The New Games Mentoring Program addresses…
Rough play on the elementary playground has become an ongoing problem. Playground games easily go out of control and fights break out. Children often don’t know how to cooperate or resolve conflicts during play or in the classroom. Research shows that not learning these skills leads to anti-social behavior. Children learn cooperation in New Games modeled by older students. It’s an essential ingredient.
Childhood obesity is beginning to reach epidemic proportions. What is provided here are inclusive cooperative games that every child can join in, with the chance to help control their weight, regardless of their size or athletic ability. Next, children seem to be less enthusiastic to be a part of playground games than in the past. Whatever the reasons for their unfitness (too much time with the television or computer can be a factor), what is offered by participating in New Games is a chance for every child to play actively, which helps stem obesity.
Students are in need of meaningful cooperative play activities where they are treated with respect and as productive contributors. There are few leadership opportunities for youth where they can experience success. Without positive outlets for their energy, feelings of self worth are not established. With drugs and alcohol readily available, their resulting depression often becomes self destructive. Cooperative games give student mentors and the children they lead the feeling of success by the very fact that they can take part in a significant way. No one fails, and everyone has fun!
“I liked the way he got everyone included.”
“I’m glad I joined because it was fun.”
“I learnt the enjoyment of playing games and we want to share them with Year 7′s.”
An overall program goal of the New Games mentoring program is to increase the resiliency of students and children in the school community. By providing worthwhile, healthy, active alternatives for older students and children, this program will steer both away from self-destructive and abusive behavior. All participants become more able to cope with their lives when they have reason to feel good about themselves.
New Games has been doing this for general audiences since 1973 and trainer Dale N. Le Fevre, the designated consultant, has been involved full time since 1975. What is taught is a specific program for the particular school.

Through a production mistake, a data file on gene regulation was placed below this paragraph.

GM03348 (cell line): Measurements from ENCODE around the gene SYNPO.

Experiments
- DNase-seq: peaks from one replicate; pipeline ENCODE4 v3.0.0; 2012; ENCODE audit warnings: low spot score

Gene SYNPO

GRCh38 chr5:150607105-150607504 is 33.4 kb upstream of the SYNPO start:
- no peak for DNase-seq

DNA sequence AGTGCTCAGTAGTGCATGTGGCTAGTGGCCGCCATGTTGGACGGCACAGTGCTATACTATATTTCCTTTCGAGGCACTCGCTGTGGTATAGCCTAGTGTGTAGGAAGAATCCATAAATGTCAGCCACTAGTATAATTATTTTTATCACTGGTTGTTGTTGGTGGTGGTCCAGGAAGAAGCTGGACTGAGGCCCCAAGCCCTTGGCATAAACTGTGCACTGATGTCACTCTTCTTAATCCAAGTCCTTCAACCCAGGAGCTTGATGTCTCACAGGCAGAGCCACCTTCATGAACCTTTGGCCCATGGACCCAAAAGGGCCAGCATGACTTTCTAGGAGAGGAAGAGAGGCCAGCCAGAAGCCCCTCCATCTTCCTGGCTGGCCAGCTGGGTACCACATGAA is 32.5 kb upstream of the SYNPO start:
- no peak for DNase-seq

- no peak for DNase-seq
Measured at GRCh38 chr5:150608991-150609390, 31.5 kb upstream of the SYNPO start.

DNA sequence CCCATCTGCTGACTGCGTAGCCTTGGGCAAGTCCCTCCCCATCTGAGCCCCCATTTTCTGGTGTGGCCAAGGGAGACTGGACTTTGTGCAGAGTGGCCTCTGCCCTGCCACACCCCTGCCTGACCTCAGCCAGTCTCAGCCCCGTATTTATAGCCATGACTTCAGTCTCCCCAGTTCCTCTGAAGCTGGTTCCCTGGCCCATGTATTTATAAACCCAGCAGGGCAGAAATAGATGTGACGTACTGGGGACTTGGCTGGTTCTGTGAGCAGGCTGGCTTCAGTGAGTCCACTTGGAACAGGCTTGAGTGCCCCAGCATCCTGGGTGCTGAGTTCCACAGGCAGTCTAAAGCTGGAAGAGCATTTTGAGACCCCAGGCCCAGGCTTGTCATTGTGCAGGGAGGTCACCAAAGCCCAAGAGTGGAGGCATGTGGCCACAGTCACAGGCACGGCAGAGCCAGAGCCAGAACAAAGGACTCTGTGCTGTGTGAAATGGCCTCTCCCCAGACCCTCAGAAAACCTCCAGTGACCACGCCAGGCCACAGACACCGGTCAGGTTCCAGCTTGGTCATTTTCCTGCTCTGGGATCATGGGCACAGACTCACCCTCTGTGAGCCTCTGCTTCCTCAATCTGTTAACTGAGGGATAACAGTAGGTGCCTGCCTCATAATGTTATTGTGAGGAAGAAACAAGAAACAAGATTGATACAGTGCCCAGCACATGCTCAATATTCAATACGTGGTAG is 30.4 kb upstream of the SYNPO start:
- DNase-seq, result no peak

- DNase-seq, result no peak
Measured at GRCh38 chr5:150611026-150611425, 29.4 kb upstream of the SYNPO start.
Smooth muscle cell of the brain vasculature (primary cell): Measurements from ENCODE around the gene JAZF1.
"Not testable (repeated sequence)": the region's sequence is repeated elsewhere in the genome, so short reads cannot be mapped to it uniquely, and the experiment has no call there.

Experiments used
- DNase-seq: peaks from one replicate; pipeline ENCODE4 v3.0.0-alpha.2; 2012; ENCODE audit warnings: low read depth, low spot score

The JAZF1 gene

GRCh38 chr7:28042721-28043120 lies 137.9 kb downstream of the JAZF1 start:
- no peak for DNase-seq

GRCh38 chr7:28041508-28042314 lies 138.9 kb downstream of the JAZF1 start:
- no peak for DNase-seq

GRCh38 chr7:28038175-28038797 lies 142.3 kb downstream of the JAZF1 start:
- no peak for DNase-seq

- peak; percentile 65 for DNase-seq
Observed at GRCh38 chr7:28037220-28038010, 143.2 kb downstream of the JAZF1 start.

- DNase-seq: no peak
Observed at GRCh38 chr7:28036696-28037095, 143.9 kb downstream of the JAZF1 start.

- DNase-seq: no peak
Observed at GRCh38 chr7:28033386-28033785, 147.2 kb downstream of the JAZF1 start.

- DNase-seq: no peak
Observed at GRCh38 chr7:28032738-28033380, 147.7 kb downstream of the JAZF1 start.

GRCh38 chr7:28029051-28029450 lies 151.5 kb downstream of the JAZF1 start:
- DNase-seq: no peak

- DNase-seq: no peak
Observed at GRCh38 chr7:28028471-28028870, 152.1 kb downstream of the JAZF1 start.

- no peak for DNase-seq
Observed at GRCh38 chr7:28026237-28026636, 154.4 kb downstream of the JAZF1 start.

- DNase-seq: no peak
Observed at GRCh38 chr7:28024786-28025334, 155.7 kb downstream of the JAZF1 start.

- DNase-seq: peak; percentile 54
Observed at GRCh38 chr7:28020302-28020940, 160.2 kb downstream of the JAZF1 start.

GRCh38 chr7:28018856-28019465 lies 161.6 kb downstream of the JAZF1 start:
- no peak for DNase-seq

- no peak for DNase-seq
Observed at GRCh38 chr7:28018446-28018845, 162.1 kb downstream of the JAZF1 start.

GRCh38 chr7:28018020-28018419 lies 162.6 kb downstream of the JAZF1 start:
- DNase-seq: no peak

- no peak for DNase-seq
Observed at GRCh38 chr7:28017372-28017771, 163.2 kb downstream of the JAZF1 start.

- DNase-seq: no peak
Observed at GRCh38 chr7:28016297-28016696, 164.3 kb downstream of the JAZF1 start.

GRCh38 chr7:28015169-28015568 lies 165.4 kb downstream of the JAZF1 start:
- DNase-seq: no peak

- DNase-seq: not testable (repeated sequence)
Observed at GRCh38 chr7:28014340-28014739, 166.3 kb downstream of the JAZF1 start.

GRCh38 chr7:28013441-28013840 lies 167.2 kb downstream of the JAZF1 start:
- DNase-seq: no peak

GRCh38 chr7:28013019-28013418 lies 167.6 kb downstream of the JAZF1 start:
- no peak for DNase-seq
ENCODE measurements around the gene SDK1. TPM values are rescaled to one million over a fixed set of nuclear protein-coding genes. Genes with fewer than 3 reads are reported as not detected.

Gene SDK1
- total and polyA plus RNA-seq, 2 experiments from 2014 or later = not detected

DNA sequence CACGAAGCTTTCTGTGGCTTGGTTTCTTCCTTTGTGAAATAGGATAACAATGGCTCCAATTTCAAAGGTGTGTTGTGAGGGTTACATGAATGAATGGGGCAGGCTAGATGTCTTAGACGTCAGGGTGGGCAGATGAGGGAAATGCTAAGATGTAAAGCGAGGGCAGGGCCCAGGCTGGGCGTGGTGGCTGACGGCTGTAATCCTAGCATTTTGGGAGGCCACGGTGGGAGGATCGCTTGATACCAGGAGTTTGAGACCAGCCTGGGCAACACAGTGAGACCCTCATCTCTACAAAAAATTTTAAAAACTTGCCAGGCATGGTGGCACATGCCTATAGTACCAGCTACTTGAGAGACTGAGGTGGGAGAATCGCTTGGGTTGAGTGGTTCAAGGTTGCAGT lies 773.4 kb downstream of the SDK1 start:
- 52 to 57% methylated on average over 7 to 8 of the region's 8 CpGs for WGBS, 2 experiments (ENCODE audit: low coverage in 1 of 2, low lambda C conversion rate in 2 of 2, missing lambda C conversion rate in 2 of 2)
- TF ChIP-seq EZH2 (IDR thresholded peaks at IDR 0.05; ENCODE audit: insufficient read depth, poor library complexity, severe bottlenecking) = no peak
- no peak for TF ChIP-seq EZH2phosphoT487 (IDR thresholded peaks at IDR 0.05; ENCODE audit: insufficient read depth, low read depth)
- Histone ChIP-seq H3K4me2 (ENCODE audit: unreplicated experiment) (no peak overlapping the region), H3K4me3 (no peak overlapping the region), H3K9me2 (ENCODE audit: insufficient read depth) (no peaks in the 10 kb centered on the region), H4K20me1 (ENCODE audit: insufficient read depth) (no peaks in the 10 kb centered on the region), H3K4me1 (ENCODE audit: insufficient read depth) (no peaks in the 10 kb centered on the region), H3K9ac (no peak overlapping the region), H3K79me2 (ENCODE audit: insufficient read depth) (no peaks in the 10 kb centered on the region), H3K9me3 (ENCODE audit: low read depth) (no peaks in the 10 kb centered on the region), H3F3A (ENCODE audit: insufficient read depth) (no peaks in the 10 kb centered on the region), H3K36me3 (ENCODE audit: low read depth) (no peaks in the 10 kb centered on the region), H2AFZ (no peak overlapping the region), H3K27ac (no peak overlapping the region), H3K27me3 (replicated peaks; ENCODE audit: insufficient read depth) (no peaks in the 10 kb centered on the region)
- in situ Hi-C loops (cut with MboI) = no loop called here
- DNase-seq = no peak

A number of older students will be chosen to learn and lead cooperative New Games. It is an opportunity for these students to learn democratic, inclusive, and responsive group leadership skills they can apply to more than games for groups. The basics of good leadership are as true for leading games as they are in any other endeavor.
The students will also learn a number of other skills:
- Learning how to encourage participation
- Setting the tone for cooperation
- Stimulating and encouraging creative expression
- Building enthusiasm
- Listening and adapting to the needs of children
It also offers these students a position of importance and a chance to be a mentor and leader. All of these build self-efficacy, plus feelings of competency and self worth.
Leadership Practice with New Games
After initial training, cooperative games can then be offered by the older students to the children during physical education (PE) times and/or lunch time or other recess periods with support from the playground supervisors. All children can be involved, including those who are normally left out of traditional highly competitive play.
This promotes greater understanding and acceptance, as well as cooperative behavior for both older students and elementary school children. In addition, there is a strong mentoring aspect to the program, which has been shown to support healthy behavior. In short, the little ones look up to the older students and love having them as games leaders.
To learn more, or book a mentoring program for your school, simply fill out the form below: